Mary Szybist’s Incarnadine

large_imageI would like to start off by saying that I highly recommend Mary Szybist’s second collection, Incarnadine, to any lover of poetry. I admit that I do tend to be one of those people who enjoy whatever I’m reading, but I honestly believe that this book has the capabilities to appeal to a variety of readers, not to mention the fact that it was a 2013 National Book Award winner. The poems are extremely diverse to the point that it is surprising that they work well together as a collection, but they do. The most obvious way in which they differ is in format. The poems come in prose form and blank verse, wide and skinny, long and short. There is one poem presented in a sentence diagram, and there is a circular poem that resembles a sun, in which the lines go outward from the center of the page. The poems also differ widely in content, though most of them explore the same topic, annunciation, in some form or other. There is an annunciation from blades of grass to a little girl, an annunciation about a Right Whale being attacked by Sea Gulls, annunciations from people to spirits, spirits to people, and, of course, the center piece of that exploration is the annunciation of the angel Gabriel to the Virgin Mary. But even this topic feels very modern and relevant. The result of these explorations are moments of beautiful clarity that portray a desire for contact or comfort, a desire to be sure of things that cannot be supported by evidence.

Here are some excerpts from a few of my favorite poems in Incarnadine. The first is from the poem “Update on Mary:”

Someday Mary would like to think about herself, but she’s not yet sure what it means to think, and she’s even more confused about herself.

It is not uncommon to find Mary falling asleep on her yoga mat when she has barely begun to stretch.

Mary Sometimes closes her eyes and tried to imagine herself as a door swung open. But it is easier to imagine pink macaroons—

This poem stuck out in my mind as a vital part of the collection primarily because it draws a parallel between the character in the poem, Mary (perhaps the poet), and Mary, the mother of Christ. The Mary in this poem admits to thinking of the Virgin Mary when she hears her own name, and her implied connection to Virgin Mary seems to have implications on how she sees herself. Mary imagining “herself as a door swung open” suggests a desire to be open to the workings of God, though this idea is so vague and difficult to picture, Mary resorts to thinking of macaroons instead.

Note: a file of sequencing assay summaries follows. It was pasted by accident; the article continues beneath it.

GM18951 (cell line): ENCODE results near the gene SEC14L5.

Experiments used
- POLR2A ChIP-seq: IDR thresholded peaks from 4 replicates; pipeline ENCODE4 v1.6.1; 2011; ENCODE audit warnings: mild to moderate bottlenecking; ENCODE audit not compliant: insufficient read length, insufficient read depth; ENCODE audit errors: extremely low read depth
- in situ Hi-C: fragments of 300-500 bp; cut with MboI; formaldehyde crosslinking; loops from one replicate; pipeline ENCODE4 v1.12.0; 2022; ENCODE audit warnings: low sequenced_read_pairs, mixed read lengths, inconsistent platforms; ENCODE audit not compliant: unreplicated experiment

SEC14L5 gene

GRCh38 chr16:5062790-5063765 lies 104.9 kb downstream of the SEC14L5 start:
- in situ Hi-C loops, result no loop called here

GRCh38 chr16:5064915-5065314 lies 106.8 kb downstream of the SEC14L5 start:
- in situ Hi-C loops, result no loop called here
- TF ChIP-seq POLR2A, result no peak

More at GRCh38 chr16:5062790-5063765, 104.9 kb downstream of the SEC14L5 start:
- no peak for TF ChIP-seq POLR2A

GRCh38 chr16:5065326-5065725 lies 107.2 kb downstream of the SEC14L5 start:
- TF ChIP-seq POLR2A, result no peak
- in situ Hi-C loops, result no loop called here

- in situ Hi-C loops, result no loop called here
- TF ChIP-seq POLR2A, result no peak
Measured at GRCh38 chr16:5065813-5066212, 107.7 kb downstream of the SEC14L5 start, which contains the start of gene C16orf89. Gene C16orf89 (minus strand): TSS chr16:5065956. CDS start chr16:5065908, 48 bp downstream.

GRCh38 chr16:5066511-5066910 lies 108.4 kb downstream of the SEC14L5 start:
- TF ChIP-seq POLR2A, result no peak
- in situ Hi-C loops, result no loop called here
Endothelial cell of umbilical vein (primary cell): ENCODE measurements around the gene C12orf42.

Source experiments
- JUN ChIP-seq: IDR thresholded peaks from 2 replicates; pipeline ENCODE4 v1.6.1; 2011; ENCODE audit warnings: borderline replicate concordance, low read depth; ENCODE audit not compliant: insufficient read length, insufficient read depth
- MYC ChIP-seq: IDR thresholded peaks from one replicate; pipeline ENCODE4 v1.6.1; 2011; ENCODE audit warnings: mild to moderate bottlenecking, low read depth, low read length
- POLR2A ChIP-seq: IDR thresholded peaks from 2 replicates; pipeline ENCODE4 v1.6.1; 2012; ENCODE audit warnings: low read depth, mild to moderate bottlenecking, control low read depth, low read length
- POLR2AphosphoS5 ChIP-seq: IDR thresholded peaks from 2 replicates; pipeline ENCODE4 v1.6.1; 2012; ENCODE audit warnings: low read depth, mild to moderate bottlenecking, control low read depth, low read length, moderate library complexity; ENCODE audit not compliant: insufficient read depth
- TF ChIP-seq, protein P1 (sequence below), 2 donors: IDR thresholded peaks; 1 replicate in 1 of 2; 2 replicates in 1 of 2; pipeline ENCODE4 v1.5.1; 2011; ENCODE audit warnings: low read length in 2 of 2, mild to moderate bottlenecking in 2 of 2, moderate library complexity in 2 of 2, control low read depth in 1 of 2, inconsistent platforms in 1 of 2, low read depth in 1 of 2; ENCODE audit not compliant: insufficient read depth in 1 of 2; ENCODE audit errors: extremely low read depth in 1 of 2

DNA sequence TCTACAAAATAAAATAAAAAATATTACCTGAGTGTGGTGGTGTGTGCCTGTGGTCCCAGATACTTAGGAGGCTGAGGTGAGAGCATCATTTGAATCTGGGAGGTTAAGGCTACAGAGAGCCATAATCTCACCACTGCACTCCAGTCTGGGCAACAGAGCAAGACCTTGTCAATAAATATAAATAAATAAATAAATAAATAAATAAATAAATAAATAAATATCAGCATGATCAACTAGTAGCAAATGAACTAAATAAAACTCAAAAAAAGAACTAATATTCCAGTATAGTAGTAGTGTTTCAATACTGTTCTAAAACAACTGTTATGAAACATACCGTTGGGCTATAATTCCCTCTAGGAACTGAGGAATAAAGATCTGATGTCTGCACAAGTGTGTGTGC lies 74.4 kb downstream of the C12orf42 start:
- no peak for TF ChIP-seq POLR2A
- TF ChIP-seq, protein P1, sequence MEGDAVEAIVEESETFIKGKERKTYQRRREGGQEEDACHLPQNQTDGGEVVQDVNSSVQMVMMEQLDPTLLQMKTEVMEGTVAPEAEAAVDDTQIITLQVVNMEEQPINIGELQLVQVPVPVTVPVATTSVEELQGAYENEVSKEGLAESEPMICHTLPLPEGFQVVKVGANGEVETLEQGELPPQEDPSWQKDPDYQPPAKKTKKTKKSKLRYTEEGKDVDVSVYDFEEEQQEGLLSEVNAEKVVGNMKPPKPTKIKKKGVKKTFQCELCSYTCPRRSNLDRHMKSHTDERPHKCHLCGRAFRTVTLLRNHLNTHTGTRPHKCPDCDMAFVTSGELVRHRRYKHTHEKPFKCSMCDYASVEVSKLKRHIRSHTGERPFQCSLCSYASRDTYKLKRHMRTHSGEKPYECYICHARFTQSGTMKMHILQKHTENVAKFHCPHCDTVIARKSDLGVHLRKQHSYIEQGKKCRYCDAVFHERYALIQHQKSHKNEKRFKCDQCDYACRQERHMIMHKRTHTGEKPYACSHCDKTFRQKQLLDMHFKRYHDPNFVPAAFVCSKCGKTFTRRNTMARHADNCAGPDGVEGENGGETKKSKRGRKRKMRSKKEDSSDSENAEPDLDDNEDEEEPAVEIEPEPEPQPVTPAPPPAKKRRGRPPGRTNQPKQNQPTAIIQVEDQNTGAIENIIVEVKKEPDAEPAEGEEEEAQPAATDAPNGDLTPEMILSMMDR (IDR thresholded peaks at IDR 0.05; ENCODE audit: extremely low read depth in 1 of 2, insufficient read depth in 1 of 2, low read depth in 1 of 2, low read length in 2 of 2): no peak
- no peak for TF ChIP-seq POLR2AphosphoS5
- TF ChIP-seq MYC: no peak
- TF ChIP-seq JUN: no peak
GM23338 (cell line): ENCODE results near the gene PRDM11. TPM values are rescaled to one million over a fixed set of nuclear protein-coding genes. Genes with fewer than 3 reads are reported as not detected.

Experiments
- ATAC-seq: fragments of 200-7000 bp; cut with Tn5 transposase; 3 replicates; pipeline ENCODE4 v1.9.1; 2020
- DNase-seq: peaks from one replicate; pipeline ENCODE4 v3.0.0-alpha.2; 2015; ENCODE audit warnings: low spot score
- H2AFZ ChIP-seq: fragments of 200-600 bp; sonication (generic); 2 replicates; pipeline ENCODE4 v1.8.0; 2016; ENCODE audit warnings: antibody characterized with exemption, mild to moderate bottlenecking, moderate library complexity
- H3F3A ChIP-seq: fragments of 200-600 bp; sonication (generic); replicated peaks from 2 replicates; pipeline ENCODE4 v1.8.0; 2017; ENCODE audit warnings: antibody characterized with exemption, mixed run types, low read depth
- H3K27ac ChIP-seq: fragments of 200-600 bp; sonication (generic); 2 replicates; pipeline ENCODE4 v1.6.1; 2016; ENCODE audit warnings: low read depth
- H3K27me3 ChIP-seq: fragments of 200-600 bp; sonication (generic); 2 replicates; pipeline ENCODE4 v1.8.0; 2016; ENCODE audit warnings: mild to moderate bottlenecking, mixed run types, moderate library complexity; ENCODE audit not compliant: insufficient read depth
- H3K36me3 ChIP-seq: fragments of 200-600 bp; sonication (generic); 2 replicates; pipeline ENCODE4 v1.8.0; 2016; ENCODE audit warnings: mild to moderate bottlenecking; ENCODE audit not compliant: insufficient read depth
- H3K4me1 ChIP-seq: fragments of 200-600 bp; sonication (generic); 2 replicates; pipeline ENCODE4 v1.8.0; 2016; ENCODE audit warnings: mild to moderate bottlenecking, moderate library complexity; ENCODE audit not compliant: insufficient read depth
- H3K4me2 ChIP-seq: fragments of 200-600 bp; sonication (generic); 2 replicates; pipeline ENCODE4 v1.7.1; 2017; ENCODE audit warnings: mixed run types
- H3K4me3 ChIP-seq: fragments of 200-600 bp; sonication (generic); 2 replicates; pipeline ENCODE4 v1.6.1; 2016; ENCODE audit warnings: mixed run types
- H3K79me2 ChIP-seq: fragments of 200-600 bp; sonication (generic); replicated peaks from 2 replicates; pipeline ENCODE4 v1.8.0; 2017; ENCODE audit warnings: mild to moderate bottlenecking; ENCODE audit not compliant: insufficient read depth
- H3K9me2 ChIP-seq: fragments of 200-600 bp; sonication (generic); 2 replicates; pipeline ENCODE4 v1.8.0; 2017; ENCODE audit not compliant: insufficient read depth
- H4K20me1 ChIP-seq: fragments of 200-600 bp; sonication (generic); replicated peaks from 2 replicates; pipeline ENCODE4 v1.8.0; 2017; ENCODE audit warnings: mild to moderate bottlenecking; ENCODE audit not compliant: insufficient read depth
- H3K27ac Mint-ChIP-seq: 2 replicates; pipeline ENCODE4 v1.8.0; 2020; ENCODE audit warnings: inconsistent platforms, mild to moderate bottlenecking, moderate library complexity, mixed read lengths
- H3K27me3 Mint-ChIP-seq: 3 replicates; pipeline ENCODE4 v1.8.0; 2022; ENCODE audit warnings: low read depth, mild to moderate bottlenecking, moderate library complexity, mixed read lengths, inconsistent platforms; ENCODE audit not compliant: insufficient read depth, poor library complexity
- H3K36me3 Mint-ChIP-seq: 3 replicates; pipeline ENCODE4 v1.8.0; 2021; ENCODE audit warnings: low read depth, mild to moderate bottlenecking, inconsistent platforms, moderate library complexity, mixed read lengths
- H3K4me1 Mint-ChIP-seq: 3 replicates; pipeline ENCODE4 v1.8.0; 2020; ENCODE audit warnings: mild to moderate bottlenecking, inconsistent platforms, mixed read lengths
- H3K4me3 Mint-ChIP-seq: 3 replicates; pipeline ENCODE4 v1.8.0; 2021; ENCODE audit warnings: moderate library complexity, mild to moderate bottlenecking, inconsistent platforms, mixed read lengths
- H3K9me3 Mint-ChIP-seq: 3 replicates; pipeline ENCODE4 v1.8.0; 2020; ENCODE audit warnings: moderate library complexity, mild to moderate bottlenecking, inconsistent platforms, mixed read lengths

The next excerpt I’d like to share is from “To Gabriela at the Donkey Sanctuary,” another prose poem:

I am looking at the postcard of Anunciación, the one you sent from Córdoba in the spring. I taped it to the refrigerator next to the grocery list because I wanted to think of you, and because I liked its promise: a world where a girl has only to say yes and heaven opens. But now all I see is a bright innertube pillow behind her head. All I see is a girl being crushed inside a halo that does not save her.

This is what it’s like to be alive without you here: some fall out of the world. I fall back into what I was. Days go by when I do nothing but underline the damp edge of myself.

What I want is what I’ve always wanted. What I want is to be changed.

Similarly to the previous poem, this poem also draws a parallel between the characters in the poem, Mary and Gabriela, to the Virgin Mary and angel Gabriel. In this poem, Mary seems to need an annunciation from Gabriela, a friend living far away, who she depends upon for verification that something can still happen, that the world is still full of the possibilities they imagined as girls. To me, this poem raises the question, what is Mary without the annunciation? Quite possibly, she is just another woman.

I love that poem’s directness. It is a quality that resurfaces various times throughout the collection, expressing moments in which the speaker reaches out most vulnerably for affirmation or comfort, and I started to savor them more and more as I went along.

I have not done this collection justice in exemplifying the variety that I mentioned at the beginning of my review–that can only be observed by cracking it open yourself–but I hope I have shown some of the books resonance.

Incarnadine is available from Graywolf Press

Ellie Francis Douglass was born and raised in Texas. She studied English Literature at St. Edward’s University, where she studied under the poet Carrie Fountain. She is now getting her Masters in Fine Arts degree in Creative Writing at Oregon State University in Corvallis.

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